But sometimes, a cyclist has worse than a close call. A 14-year-old bicyclist was struck by a pickup truck at the intersection of East St. and Humphrey St. at 3:50 p.m. on Wednesday, according to Avery. The victim was treated for non-life threatening injuries at Yale-New Haven Hospital.
‘A little break every day’
Feiner, whose shop moved this year to a new space, unsurprisingly, describes himself as “pro-bike,” despite the obstacles he faces as a cyclist. But “pro-bike” is not the same thing as “anti-car,” though he was quick to expound on the reasons he loves bicycling.
“Not only is it better for you as a person to get out on your bike every day, but it gets you out of the car,” he said. “That is better for the environment and better for the community.”
He explained that moving away from a car-based culture promotes interaction between neighbors and fellow city residents because it gets people out into the open air and encourages communication.
According to the League of American Bicyclists, 40 percent of all motor-vehicle trips are less than two miles in the United States. This sort of travel, a distance easily covered by bicycle for even nonathletes, is the reason the majority of his customers buy bikes, Feiner said.
As opposed to a car ride through heavy city traffic, riding a bicycle for a commute is “great for your mind and a little break every day,” he said.
The New Haven Department of Transportation, Traffic, and Parking is also pro-bike; its website proclaims that “bicycling is an enjoyable, inexpensive, efficient and environmentally friendly mode of transportation.”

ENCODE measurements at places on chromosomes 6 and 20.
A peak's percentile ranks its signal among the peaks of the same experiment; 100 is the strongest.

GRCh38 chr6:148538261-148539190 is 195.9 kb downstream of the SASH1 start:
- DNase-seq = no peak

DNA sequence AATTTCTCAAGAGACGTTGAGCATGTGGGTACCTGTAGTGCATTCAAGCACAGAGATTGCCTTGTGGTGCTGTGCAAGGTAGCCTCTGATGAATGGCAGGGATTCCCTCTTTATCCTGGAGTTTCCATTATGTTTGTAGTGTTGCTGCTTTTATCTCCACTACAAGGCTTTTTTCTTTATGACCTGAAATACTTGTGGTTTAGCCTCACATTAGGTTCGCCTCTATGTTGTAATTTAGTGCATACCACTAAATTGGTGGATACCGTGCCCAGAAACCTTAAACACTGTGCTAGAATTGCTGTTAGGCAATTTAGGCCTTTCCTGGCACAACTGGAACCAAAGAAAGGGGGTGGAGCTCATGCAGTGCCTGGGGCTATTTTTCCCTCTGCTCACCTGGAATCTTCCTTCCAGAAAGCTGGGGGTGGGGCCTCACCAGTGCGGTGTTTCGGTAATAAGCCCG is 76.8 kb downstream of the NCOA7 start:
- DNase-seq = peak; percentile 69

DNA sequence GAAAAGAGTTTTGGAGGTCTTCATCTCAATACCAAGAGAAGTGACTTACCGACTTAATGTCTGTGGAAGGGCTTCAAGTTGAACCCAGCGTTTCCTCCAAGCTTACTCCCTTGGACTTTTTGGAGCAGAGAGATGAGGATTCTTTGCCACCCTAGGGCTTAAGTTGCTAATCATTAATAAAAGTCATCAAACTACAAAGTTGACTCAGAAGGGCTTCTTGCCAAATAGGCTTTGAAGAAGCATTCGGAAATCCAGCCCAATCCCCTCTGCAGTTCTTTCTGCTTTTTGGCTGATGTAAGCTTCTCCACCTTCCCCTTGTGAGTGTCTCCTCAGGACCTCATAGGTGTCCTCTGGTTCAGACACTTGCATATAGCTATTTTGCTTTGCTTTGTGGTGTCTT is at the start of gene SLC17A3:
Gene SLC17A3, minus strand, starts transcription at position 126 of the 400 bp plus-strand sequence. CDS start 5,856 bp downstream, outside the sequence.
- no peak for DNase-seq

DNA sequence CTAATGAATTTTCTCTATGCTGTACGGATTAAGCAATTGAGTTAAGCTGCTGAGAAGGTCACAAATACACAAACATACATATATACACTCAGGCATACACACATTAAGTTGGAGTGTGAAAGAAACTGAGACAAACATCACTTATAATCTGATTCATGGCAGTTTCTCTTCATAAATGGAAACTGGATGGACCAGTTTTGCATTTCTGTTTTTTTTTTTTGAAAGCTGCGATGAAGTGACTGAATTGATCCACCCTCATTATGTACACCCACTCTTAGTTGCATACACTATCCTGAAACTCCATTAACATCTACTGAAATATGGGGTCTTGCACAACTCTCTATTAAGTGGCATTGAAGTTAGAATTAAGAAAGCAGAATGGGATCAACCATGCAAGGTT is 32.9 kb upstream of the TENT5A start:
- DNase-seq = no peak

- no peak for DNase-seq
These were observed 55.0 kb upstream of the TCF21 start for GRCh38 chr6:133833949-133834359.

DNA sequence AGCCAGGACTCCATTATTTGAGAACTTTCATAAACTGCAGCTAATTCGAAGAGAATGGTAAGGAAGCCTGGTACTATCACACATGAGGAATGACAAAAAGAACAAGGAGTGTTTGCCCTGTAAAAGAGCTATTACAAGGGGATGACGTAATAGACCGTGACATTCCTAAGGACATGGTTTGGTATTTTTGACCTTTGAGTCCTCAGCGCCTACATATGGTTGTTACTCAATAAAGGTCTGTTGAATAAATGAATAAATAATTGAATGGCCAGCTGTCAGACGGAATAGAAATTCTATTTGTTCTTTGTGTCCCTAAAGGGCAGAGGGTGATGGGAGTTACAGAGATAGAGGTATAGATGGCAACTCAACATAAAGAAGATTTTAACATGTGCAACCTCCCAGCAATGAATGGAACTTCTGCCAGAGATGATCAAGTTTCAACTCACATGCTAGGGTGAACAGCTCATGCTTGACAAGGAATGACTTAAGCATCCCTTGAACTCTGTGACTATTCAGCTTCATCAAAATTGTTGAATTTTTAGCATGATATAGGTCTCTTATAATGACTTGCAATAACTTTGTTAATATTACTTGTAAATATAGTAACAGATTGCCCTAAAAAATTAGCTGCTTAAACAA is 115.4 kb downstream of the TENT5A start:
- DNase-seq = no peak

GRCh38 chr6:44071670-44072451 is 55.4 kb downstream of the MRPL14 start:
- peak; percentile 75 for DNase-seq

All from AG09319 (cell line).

And for those individuals who do not own cars, as is the case for many students, biking opens up much more of the city to explore. Sonnenblick bought his bike specifically to explore sites around New Haven like East Rock and Miller’s Pond, he said.
Sage brought his bicycle from home at the beginning of the year and has been able to take rides out to Fair Haven and West Haven to look around, an opportunity that most pedestrian students do not have at their disposal.
Shapiro bought a bicycle last year for efficiency reasons, and said he now often finds walking places too slow. And for Shapiro, bicycling has advantages over driving because New Haven has a plethora of one-way streets.
Yet despite the community, environmental and efficiency rationales for riding a bike, many cyclists cite enjoyment as their favorite reason to ride.
“There’s just nothing like riding through your neighborhood at 12 miles per hour,” Feiner said.
Sonnenblick agreed, “Once you start riding a bike it makes it very hard to stop.”